Earth Guardians Regional Director, Mensa Kwami Tsedze On Permaculture in Africa


“How can we find a solution for sustainable agriculture that is less pollutant, smart, food - safe

and compatible with the equilibrium of ecosystems and also gives the taste of cultivating the land

to young Togolese and West Africa?”

This is a question that Mensa Kwami Tsedze, Regional Director of Earth Guardians Africa has

been asking himself. He has been able to learn about permaculture on the internet, but no reliable

structure existed in his country to broaden his knowledge. However, thanks to an Abundant Earth

Foundation, Mensa was granted a scholarship which allowed him to go to East Africa (Kenya,

Uganda, and Zimbabwe) to learn permaculture design.

He started at the Practical Permaculture Institute of Kenya, where he spent 2 weeks training and

studying a range of theoretical and practical courses that covered the principles of permaculture,

ethics, philosophy, garden and garden layout, water, soil, zone analysis, and the manufacture of

some tools of works. He also learned how to make gardens, to prepare organic products such as

composts and other organic farming inputs.

After his training in Kenya, he moved on to Uganda where he worked on the implementation of

permaculture in schools. For a few weeks he, along with the other students in the training, had to

go into schools for implementation and monitoring of permaculture projects. Included in these

projects was the SCOPE network, a network installed in Eastern and Southern Africa for the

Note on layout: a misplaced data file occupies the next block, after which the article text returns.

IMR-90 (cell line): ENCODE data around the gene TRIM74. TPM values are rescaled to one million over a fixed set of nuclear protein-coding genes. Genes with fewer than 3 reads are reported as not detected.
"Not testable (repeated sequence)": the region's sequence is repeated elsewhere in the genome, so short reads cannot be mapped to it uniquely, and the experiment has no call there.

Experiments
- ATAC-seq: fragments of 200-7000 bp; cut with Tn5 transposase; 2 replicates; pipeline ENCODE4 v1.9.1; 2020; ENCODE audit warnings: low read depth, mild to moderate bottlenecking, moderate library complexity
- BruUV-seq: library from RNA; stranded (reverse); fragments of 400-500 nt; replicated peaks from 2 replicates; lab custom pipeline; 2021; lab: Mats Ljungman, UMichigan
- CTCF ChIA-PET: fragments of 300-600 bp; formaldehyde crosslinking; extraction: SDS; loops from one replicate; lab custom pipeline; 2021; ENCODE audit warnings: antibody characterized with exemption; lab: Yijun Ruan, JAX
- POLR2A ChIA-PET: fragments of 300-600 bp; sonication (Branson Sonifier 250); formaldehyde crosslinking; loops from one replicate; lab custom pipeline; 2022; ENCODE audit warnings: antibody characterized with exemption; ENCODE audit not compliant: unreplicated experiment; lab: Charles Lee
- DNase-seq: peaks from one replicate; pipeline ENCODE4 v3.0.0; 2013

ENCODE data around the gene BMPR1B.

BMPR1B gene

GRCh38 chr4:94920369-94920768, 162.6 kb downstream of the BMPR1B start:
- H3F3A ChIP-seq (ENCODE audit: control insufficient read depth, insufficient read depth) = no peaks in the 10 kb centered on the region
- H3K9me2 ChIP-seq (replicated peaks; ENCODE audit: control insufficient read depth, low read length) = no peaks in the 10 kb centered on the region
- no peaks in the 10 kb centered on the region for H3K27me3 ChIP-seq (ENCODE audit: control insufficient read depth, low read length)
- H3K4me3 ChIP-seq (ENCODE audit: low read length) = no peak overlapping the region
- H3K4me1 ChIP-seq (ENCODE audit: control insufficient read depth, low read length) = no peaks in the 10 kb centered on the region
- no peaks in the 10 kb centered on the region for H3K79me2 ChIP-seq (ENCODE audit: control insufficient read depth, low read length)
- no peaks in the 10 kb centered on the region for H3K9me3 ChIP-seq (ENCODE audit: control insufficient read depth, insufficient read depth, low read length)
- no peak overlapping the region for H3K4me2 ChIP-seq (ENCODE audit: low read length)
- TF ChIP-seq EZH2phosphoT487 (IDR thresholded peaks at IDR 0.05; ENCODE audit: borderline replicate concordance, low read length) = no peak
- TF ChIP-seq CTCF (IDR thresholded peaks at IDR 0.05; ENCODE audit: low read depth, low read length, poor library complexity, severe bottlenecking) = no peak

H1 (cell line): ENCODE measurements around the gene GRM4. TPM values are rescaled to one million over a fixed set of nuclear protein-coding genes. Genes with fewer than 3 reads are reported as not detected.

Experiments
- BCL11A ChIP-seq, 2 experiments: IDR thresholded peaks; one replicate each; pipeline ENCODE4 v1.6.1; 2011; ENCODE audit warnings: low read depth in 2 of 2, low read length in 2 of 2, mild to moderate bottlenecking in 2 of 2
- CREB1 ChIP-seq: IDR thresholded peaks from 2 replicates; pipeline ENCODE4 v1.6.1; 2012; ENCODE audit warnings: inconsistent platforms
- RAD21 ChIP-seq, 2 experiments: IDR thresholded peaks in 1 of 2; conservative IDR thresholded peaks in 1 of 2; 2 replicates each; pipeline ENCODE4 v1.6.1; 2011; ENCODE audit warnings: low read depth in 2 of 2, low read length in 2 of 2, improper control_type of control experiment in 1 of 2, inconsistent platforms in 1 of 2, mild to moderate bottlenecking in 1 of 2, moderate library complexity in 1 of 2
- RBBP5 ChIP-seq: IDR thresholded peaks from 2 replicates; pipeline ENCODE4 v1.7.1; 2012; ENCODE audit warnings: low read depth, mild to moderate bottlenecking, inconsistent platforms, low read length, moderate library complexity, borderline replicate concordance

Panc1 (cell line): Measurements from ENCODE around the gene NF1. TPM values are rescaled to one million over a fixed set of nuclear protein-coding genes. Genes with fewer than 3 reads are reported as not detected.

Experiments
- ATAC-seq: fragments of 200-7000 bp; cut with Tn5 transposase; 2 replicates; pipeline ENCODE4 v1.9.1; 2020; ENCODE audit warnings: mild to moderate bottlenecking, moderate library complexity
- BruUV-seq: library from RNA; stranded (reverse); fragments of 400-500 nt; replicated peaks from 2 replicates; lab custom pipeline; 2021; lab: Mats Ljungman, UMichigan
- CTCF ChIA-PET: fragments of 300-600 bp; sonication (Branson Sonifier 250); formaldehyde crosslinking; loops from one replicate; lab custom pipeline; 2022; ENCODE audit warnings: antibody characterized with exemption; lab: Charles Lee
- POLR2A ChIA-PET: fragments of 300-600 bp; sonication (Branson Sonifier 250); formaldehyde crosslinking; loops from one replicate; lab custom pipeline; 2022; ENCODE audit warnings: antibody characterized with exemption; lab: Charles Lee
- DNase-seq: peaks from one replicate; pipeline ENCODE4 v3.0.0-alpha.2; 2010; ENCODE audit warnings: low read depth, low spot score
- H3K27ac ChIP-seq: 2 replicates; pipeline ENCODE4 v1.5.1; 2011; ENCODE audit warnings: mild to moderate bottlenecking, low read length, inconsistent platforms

promotion of permaculture and the installation of Food Forest in schools to ensure good nutrition

for children. Within the schools they had to run synthesis workshops with teachers and

educational authorities to explain how the systems worked and the importance of the children’s

involvement within the systems.

Mensa had a great time traveling around to different countries learning the skill of permaculture

implementation. He plans to bring it back to Togo in order to inspire youth because he believes

that regenerative agriculture is the key to protecting the climate, biodiversity and ensuring

ecosystem balance and food security for his people. His next steps are to gradually set up a

demonstrative permaculture farm that will allow people to visit and see how it works. The farm

will also serve as a base for their schools and community programs and will be able to welcome

volunteers from all over the world who want to share their knowledges of permaculture with

them. He will appeal to Abundant Earth Foundation to continue supporting his work to help

build the very first permaculture center in Togo.

Tamara RoskeComment